There have been some fantastic thunderstorms in London lately. Perhaps nothing to rival thunderstorms in the tropics but for this region of the world they were quite impressive. One lightning storm in particular came very close. Thank goodness for lightning conductors! Perhaps the connection between lightning storms and coffee is not obvious. But maybe this is because you mop up your coffee spillages too quickly.

The link is in the mess and the maths. It turns out that the maths describing water evaporating out of a drying coffee droplet is the same, in one crucial detail, as the maths describing the electric fields around a lightning conductor. If we want to see why this may be, we need to get a little bit messy and spill some coffee.

The question is how do coffee rings form? We know that to start with the solids in the coffee are distributed fairly evenly throughout the drink. It is the same when you spill it, initially a spilled drop of coffee looks like, well, coffee. But if you wait as this spilled coffee dries, you will find that a ring starts to form around the edge of the drop. How? How does a uniform coffee distribution when the drop is first spilled become a ring of coffee solids around the edge of the dried drop?

A number of different aspects of physics feed into this problem but the one that is relevant to the lightning conductors concerns how the water in the drop evaporates. If you think about how a water molecule escapes (evaporates from) the droplet, it is not going to go shooting off like a rocket blasted out from the drop. Instead it will take a step out the drop then encounter a molecule in the air and get deflected to a slightly different path and again, and again, and so on. It follows the same sort of “random walk” that we know that the bits of dust on a coffee surface follow (and the same sort of random walk that provides a link between coffee and the movements of the financial stock exchange but that is a whole other topic).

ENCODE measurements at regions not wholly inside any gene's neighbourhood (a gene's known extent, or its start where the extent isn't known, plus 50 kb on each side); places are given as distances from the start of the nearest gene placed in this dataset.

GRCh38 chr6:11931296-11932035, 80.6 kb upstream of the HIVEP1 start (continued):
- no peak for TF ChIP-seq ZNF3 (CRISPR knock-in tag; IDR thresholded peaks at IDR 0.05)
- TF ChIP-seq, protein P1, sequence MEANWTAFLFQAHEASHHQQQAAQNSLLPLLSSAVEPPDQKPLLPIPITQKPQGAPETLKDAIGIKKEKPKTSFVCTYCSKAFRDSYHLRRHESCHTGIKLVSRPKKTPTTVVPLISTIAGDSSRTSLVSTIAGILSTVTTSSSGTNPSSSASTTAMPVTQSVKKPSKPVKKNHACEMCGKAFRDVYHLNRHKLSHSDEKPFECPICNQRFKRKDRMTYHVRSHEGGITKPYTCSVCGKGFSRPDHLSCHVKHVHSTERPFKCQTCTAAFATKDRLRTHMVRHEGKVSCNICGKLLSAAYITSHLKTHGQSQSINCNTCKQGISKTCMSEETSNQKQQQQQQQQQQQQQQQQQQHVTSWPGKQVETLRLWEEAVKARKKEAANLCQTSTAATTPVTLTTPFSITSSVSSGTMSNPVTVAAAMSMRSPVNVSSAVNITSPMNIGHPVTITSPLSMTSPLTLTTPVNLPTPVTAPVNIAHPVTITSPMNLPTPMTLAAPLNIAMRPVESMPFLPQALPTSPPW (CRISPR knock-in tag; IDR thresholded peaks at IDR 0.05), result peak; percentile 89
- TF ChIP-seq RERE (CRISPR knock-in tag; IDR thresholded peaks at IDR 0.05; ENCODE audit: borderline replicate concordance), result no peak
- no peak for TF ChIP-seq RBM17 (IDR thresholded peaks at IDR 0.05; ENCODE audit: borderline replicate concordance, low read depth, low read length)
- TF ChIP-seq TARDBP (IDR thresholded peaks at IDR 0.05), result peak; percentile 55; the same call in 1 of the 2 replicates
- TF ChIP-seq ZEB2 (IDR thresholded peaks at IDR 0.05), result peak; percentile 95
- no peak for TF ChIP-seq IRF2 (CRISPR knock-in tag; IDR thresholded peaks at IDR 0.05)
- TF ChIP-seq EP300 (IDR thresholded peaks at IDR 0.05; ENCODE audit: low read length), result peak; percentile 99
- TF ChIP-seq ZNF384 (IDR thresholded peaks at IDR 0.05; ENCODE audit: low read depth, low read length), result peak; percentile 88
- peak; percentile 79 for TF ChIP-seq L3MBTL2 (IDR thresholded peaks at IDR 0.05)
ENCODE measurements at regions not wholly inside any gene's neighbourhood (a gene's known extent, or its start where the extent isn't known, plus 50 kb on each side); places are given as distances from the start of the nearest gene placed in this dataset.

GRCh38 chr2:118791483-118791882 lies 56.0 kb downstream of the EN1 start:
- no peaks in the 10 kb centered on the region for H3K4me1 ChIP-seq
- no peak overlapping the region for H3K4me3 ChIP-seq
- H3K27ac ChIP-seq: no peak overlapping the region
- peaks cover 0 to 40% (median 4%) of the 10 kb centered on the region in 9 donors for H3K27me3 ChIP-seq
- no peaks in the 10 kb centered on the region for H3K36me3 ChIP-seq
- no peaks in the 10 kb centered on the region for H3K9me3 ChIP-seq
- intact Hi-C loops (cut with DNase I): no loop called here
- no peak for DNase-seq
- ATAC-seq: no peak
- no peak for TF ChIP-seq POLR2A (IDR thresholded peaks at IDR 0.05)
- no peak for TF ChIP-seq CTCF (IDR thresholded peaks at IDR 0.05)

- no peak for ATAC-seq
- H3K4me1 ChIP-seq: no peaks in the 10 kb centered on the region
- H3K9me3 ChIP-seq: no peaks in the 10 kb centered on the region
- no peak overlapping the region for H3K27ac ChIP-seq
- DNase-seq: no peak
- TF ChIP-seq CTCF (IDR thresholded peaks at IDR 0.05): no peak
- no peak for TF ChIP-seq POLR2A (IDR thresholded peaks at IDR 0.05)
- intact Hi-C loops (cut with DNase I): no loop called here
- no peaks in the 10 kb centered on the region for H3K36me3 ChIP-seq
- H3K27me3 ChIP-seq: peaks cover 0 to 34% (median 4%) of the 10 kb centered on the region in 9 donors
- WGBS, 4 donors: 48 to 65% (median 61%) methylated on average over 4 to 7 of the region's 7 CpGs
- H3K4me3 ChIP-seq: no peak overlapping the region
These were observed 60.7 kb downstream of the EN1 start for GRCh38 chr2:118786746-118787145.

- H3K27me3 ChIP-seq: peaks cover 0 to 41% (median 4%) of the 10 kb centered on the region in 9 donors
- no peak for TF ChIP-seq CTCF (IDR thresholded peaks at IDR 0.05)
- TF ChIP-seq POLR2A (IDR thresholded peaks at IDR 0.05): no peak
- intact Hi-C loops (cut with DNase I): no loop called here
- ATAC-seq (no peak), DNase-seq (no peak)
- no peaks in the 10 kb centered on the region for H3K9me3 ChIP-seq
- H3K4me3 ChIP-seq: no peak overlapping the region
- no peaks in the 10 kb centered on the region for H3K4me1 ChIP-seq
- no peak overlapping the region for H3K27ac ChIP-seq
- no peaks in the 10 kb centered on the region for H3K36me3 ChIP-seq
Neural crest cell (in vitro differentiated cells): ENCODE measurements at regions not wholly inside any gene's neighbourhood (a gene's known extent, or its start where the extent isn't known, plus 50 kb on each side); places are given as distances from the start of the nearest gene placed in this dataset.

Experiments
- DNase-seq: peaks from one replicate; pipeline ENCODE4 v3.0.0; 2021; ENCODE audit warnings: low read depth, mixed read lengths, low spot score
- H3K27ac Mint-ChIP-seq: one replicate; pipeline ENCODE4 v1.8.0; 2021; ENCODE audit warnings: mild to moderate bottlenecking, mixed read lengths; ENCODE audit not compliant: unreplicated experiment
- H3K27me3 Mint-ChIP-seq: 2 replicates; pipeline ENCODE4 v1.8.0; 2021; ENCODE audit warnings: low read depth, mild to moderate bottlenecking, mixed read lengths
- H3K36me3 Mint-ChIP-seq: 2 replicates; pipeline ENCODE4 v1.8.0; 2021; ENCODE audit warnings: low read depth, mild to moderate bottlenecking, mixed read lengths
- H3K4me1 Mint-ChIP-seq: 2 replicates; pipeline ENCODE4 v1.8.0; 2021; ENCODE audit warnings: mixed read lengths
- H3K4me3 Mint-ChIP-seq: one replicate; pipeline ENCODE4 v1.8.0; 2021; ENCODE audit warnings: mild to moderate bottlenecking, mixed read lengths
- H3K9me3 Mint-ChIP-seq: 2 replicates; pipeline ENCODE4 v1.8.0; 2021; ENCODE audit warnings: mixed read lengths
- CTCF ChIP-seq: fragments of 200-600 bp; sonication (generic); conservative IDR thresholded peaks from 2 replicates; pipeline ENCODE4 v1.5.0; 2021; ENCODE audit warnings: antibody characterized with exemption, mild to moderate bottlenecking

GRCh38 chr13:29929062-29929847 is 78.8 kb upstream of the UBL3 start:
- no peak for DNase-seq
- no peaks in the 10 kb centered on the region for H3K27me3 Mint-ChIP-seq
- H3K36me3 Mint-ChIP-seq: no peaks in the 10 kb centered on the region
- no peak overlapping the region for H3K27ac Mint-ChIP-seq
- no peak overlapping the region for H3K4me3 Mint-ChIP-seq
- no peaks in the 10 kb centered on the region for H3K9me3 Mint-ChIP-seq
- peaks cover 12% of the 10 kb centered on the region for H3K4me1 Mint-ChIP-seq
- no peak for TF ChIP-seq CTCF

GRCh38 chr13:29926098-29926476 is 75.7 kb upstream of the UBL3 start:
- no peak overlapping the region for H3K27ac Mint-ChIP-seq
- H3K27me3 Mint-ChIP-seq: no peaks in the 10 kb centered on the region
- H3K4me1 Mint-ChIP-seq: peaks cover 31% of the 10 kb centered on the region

Now think about the shape of that spilled coffee drop. If a water molecule were to evaporate from the top of the dome of the drop, it has a certain probability of escaping but it also, because its path is random, has a certain probability of re-entering the droplet. A water molecule at the edge of the droplet however will have a lower probability of re-entering the droplet purely on the basis that there isn’t so much of the droplet around it. Over many molecules and many ‘escape attempts’, this lower probability of re-absorption will translate to a higher *flux* of water molecules evaporating from the droplet at the edges. The water will evaporate ‘more quickly’ from the edge of the droplet than from the top of it.

When this is written mathematically, the rate of evaporating water is related to the contact angle between the drop and the surface. The shallower the angle, the higher the rate of evaporation or equivalently, the greater the ‘flux’. It is this mathematical expression that is the same as for the lightning conductor if, rather than refer to an evaporating water flux we refer to an electric field. So the more pointy the conductor, the greater the field concentration around it. A shocking example of the idea that everything is connected.

Of course, there is much more to the coffee ring than this with physics that relates coffee rings to bacterial colonies, burning cigarette papers and soap boats. If you are interested, you can read more about how coffee rings form (including why a higher evaporation rate helps lead to a coffee ring effect) here. If on the other hand you want some well justified thinking time, go spill some coffee and watch as the coffee dries.

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